The pop-up shop is on trend; customers flock…
Noticed a slump in sales, or dreading the post-Christmas January slump that hits your profit margin hard?
Either way, the high street is more competitive today than it ever has been. Your retail displays need to be interesting, prominent and, above all, eye-catching to customers. With every other retailer also vying for consumer attention, how can you create quality retail displays that win back customers?
You might have these great ideas for window displays, perfect for attracting attention and interest but there can be a component that is lacking – effective retail signage.
However, before we dive into the different types of signage, posters and banners, we’re going to discuss the best practices when it comes to sign design.
The 4 key elements of sign design
Your sign needs to attract attention and give the shopper important information within seconds.
Having a sign that has too much text, too much information and poor graphics is doing nothing to lure customers into your stores.
- Be specific – don’t ramble on about how they could ‘get 20% off if they…’ the right message in the right place is known as narrowcasting. When designing the signs for quality retail displays include specific information. Be relevant.
- Keep it simple – we live in a busy world, where time and concentration can be lacking. Your sign or roller banner needs to have a clear message. Use the five-second rule. If a theme can be conveyed in less than five seconds, it has passed the test. Shorten sentences and use graphic(s) too.
- The punchline matters – think of information for your sign in a hierarchy: headline – Sales on NOW! – explanatory text – up to 50% off jumpers – and finally, a call to action – Offer ends Saturday. Before printing, check the text – can you simplify it? What do other people think?
- Call to action – signs, banners, posters and so on are advertisements. A good advert tells the customers to do something. An effective sign needs a persuasive call to action. For example, buy when you want is nowhere near as effective as buy now.
Arguably one of the most effective ways of luring customers back into your store is outdoor signage. It gets people in through the door so that you and sales team can work their magic – start creating a relationship that is the basis for not just one sale, but repeated sales.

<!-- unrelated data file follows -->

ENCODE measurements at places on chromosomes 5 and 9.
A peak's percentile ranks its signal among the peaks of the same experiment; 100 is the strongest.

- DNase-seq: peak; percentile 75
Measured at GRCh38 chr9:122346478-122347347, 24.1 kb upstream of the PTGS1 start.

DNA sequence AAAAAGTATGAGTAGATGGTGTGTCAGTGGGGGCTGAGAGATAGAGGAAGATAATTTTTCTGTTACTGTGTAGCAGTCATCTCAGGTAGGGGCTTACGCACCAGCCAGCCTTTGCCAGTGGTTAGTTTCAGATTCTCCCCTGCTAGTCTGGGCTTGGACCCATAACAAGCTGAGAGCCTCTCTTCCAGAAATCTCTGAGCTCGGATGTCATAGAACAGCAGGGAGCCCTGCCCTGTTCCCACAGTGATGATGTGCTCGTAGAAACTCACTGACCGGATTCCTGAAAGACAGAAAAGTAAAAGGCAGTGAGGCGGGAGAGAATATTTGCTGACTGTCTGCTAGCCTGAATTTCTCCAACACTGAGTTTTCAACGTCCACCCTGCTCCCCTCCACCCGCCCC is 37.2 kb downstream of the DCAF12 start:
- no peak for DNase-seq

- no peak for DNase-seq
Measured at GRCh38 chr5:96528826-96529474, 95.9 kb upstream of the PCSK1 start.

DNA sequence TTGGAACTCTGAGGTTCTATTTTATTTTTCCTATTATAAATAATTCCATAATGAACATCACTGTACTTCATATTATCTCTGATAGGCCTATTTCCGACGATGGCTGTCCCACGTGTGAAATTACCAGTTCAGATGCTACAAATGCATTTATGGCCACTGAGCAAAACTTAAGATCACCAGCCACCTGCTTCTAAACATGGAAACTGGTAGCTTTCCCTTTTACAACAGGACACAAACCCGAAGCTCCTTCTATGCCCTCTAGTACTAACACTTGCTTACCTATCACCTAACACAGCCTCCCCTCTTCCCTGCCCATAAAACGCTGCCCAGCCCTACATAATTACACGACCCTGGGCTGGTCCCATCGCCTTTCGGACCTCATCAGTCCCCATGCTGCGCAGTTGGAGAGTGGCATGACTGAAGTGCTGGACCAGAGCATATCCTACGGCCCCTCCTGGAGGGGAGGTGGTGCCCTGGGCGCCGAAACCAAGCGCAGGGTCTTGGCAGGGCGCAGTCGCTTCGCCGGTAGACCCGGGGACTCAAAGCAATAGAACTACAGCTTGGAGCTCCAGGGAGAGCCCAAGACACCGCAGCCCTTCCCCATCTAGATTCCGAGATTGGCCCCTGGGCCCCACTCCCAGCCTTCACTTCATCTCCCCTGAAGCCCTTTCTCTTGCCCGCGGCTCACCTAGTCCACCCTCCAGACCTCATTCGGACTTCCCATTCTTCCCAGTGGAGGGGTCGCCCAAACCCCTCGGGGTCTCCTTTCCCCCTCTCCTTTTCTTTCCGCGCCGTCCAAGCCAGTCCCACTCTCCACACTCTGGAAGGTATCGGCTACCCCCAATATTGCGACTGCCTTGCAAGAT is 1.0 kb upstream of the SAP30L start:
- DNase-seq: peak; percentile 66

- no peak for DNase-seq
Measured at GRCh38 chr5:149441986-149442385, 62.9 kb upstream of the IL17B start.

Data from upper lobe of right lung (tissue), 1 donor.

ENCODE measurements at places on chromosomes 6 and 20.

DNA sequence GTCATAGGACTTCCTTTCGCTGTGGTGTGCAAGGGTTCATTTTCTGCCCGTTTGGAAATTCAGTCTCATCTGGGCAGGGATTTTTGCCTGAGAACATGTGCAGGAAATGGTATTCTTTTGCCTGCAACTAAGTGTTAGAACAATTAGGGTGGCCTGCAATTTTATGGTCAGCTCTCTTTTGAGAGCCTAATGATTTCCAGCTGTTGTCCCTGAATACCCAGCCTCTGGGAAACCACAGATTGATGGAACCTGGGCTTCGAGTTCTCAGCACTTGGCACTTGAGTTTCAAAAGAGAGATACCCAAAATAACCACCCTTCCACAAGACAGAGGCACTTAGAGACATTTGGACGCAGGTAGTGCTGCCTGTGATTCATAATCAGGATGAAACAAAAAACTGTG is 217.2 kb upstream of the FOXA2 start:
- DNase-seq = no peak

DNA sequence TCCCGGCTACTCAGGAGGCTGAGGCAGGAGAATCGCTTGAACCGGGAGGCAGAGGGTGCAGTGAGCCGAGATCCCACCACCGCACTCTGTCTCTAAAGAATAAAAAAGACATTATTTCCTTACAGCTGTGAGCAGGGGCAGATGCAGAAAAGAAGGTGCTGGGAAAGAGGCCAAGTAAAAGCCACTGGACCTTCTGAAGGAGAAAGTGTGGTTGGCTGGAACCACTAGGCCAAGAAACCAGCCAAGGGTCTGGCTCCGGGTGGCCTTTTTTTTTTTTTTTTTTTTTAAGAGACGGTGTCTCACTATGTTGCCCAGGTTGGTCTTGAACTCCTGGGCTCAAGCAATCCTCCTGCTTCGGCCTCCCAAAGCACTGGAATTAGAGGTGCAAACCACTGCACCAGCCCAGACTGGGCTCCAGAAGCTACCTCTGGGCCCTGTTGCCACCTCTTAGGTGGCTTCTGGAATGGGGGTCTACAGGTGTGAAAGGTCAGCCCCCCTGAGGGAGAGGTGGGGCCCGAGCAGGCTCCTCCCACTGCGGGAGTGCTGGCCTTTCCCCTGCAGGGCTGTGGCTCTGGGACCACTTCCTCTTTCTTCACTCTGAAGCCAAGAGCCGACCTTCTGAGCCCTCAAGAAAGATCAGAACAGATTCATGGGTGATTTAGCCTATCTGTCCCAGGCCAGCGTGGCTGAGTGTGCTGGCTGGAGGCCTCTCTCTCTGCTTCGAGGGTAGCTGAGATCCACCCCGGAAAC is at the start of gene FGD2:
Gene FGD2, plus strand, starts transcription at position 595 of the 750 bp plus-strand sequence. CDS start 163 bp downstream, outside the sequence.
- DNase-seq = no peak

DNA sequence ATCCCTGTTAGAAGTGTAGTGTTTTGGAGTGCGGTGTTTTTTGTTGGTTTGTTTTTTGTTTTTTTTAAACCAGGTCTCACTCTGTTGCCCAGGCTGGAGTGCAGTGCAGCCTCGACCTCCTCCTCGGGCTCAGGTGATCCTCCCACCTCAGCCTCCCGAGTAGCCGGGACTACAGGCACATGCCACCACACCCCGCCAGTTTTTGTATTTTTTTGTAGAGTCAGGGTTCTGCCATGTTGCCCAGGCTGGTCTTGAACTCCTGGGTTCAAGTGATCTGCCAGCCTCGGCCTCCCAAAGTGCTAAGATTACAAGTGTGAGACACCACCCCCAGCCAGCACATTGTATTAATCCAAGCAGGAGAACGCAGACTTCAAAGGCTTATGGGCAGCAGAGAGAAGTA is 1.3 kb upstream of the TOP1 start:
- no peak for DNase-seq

Be aware, however, that exterior signage is the first impression customers have of your business. They need to do more than simply announce who you are (although that is not always a bad thing).
Outdoor signage needs to be persuasive and encouraging so that as people pass your store several times a day, week or month, they are finally encouraged to give your shop a go.
Outdoor signage includes;
- Banner stands in the window or at the entrance to your shop
- Pavement signs, such as the A-Frame sign with today’s special offer and so on
- Window signs that attract passing attention to your creative window display
Persuasive indoor signs
Once inside, your signs still need to be working hard to persuade the customer to try something out, explore further and buy an item or two.
Convincing language and attractive imagery should form part of quality retail displays that influence customer flow and improve how they interact with hitherto unnoticed products.
Many retailers use persuasive signs to show case a particular product – for example, the jumpers that are reduced up to 50% as used in the above point relating to the hierarchy of information on a sign – and use it to communicate a certain message to the customer.
For example, on a rack or table of neatly folded jumpers, you may attract attention with a 50% off or half price sign, but the ‘two for one’ deal on other similar tops may also be of interest to the shopper. Two great deals in one shop? Fabulous!
What this has done is create a sense of the customer finding a ‘hidden gem’; this creates a higher perceived value for products, as well as increasing brand awareness and improving retail sales.
How do you create quality retail displays?
Some shops and brands seem to have the knack of creating interesting visual displays that pull shoppers in over and over again. What do you notice about how big brands dress their shop windows and use signs?
For more advice on the layout of your shop and its signs, please click here.